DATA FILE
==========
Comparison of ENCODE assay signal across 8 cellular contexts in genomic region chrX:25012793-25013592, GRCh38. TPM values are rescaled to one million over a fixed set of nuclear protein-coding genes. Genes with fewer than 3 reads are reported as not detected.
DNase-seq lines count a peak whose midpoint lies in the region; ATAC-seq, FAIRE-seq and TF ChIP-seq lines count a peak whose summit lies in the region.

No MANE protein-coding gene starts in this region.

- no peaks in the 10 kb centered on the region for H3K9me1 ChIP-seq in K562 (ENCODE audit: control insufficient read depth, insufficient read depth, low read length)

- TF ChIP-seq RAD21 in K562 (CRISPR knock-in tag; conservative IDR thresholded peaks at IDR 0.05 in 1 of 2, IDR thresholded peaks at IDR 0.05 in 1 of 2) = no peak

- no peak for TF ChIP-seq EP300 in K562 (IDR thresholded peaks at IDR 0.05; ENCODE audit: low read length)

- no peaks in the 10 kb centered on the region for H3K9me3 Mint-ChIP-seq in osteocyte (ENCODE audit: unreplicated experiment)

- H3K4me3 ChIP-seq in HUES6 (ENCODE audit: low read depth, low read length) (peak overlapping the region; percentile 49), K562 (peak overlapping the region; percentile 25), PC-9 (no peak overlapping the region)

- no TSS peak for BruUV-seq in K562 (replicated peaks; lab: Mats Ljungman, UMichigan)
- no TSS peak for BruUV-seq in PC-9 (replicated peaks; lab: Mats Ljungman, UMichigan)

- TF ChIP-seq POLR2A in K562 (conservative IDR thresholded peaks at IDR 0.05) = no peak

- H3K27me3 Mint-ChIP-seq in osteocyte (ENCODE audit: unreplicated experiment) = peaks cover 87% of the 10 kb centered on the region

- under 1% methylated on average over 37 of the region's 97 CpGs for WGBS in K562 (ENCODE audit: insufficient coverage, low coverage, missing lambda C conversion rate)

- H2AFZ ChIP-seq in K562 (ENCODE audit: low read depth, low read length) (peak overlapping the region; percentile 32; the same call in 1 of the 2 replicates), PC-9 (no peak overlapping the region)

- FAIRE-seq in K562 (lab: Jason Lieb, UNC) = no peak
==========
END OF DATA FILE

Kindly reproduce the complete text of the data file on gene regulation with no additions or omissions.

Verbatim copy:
Comparison of ENCODE assay signal across 8 cellular contexts in genomic region chrX:25012793-25013592, GRCh38. TPM values are rescaled to one million over a fixed set of nuclear protein-coding genes. Genes with fewer than 3 reads are reported as not detected.
DNase-seq lines count a peak whose midpoint lies in the region; ATAC-seq, FAIRE-seq and TF ChIP-seq lines count a peak whose summit lies in the region.

No MANE protein-coding gene starts in this region.

- no peaks in the 10 kb centered on the region for H3K9me1 ChIP-seq in K562 (ENCODE audit: control insufficient read depth, insufficient read depth, low read length)

- TF ChIP-seq RAD21 in K562 (CRISPR knock-in tag; conservative IDR thresholded peaks at IDR 0.05 in 1 of 2, IDR thresholded peaks at IDR 0.05 in 1 of 2) = no peak

- no peak for TF ChIP-seq EP300 in K562 (IDR thresholded peaks at IDR 0.05; ENCODE audit: low read length)

- no peaks in the 10 kb centered on the region for H3K9me3 Mint-ChIP-seq in osteocyte (ENCODE audit: unreplicated experiment)

- H3K4me3 ChIP-seq in HUES6 (ENCODE audit: low read depth, low read length) (peak overlapping the region; percentile 49), K562 (peak overlapping the region; percentile 25), PC-9 (no peak overlapping the region)

- no TSS peak for BruUV-seq in K562 (replicated peaks; lab: Mats Ljungman, UMichigan)
- no TSS peak for BruUV-seq in PC-9 (replicated peaks; lab: Mats Ljungman, UMichigan)

- TF ChIP-seq POLR2A in K562 (conservative IDR thresholded peaks at IDR 0.05) = no peak

- H3K27me3 Mint-ChIP-seq in osteocyte (ENCODE audit: unreplicated experiment) = peaks cover 87% of the 10 kb centered on the region

- under 1% methylated on average over 37 of the region's 97 CpGs for WGBS in K562 (ENCODE audit: insufficient coverage, low coverage, missing lambda C conversion rate)

- H2AFZ ChIP-seq in K562 (ENCODE audit: low read depth, low read length) (peak overlapping the region; percentile 32; the same call in 1 of the 2 replicates), PC-9 (no peak overlapping the region)

- FAIRE-seq in K562 (lab: Jason Lieb, UNC) = no peak